Best Dance Studio In Los AngelesLos Angeles, CA – By Your Side Dance Studio, a ballroom dance studio that makes learning to dance easy and fun for people of all ages and abilities, announced today that they have received the Top Choice Award for Best Dance Studio in Los Angeles by Top Choice Awards. Top Choice Awards is an organization that identifies businesses that have risen above their competition and have earned the people’s vote in top cities around the world.

“The public has been voting for the past three months and the results were clear! By Your Side Dance Studio has demonstrated top quality, service, value and professionalism in providing the best ballroom dance lessons and adult dance classes to the people of Los Angeles,” said Francesca Filippelli of Top Choice Awards.

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Ballroom Dancing Practice Parties

We need to promote ballroom dancing in Los Angeles so we are now offering a ballroom dancing social party for Ballroom Dancers the 4th Friday of every month.  We will focus on ballroom dancing such as the Foxtrot, Waltz, Rumba, Cha Cha, Swing and American Tango at these practice parties.  Deborah will DJ the music and there will be free refreshments.

$10 Admission
($7 Admission for USA Dance and Dance Buddy Members)

7pm – 10:30pm

Free street parking after 6pm, free parking behind studio and metered parking in the new city lot beside the studio.

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Become a Better Ballroom Dancer More Quickly with Ballroom Dancing Medals

Taking ballroom dancing lessons allows you to improve your coordination, get a great dance workout, and most importantly have fun. But, if there are no set goals for a ballroom dance lesson, your dance lessons can quickly become dull and unexciting. Ballroom dancing medals help improve your ballroom dancing and make you a better ballroom dancer more quickly with progressive dance instruction and achievable goals.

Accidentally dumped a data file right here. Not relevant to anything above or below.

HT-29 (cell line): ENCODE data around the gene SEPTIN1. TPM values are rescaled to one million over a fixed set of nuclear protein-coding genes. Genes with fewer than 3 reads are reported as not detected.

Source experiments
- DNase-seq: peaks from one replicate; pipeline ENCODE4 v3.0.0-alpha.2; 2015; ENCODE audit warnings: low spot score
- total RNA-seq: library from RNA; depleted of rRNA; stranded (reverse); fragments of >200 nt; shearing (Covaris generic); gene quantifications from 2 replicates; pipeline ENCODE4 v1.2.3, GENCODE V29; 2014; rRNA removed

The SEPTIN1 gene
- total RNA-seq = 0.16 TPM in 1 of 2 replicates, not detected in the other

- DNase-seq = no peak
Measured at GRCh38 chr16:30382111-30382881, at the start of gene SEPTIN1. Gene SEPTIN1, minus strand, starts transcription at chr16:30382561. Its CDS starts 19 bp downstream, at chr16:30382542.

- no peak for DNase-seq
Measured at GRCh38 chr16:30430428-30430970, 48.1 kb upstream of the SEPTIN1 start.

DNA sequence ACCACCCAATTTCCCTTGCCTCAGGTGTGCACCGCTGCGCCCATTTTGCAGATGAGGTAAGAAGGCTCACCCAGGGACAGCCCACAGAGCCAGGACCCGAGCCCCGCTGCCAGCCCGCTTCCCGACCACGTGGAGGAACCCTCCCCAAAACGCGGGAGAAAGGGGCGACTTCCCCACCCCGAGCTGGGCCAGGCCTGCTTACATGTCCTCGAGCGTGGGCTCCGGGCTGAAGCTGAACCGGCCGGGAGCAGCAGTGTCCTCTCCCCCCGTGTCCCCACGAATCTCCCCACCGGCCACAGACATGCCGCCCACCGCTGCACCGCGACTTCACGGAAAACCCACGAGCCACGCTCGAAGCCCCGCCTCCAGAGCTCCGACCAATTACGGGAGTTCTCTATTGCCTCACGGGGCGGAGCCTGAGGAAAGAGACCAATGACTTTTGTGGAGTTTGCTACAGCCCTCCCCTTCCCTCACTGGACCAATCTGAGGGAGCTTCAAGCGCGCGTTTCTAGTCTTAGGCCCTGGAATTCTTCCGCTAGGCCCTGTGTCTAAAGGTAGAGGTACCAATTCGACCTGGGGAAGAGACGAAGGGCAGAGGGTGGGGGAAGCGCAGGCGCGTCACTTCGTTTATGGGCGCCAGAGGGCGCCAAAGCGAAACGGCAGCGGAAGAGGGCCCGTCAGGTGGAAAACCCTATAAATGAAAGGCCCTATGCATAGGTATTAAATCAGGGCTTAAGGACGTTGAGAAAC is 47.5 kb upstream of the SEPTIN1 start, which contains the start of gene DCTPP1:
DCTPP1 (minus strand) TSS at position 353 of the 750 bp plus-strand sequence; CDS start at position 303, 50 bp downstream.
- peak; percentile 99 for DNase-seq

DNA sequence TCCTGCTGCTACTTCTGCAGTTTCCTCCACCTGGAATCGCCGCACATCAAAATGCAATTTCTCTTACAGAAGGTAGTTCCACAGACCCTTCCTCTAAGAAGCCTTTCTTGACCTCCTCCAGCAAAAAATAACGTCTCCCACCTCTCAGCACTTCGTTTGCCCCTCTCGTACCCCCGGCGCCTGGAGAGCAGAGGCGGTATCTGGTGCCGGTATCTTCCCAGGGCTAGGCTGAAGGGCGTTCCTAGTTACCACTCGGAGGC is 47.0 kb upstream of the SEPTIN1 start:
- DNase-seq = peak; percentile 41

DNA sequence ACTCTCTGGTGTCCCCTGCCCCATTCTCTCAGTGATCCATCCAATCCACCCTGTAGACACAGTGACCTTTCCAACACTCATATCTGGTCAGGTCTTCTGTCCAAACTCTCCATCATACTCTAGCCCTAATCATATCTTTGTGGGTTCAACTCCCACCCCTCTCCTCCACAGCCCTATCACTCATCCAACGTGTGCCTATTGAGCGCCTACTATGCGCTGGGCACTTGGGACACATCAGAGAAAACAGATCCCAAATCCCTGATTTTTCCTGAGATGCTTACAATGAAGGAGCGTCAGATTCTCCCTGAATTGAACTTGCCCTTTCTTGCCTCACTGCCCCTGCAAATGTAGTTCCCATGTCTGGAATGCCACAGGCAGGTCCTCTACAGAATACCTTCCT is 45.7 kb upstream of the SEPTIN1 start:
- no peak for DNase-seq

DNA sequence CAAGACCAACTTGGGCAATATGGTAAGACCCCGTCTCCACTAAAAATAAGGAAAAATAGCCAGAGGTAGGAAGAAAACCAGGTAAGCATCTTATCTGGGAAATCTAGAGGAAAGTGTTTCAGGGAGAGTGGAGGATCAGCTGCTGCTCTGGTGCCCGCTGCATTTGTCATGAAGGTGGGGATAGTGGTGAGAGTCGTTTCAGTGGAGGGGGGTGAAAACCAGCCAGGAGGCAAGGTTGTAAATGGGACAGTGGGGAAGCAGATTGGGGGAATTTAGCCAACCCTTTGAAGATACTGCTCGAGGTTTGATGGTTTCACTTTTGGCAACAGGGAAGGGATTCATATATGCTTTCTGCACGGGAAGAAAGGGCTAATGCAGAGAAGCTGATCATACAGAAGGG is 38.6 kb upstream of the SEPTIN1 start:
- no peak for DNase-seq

What are Ballroom Dancing Medals?

The word ‘medal’ makes it appear as if these are physical awards that are given to ballroom dancers to show off a big win at a recent competition but they’re not. Ballroom dancing medals are awarded for accomplishment in ballroom dancing technique.

Ballroom dance students have the opportunity to take part in what is known as the Medal Test. A ballroom dancing Medal Test is an event that allows students to have their dance skills assessed and evaluated by an independent source.

Dance students can work on ballroom dancing medals in a number of different dance styles ranging from Foxtrot and Waltz, to Swing, Salsa, and Tango. Students have the option to achieve their ballroom dance medals in either one style or multiple ballroom dance styles.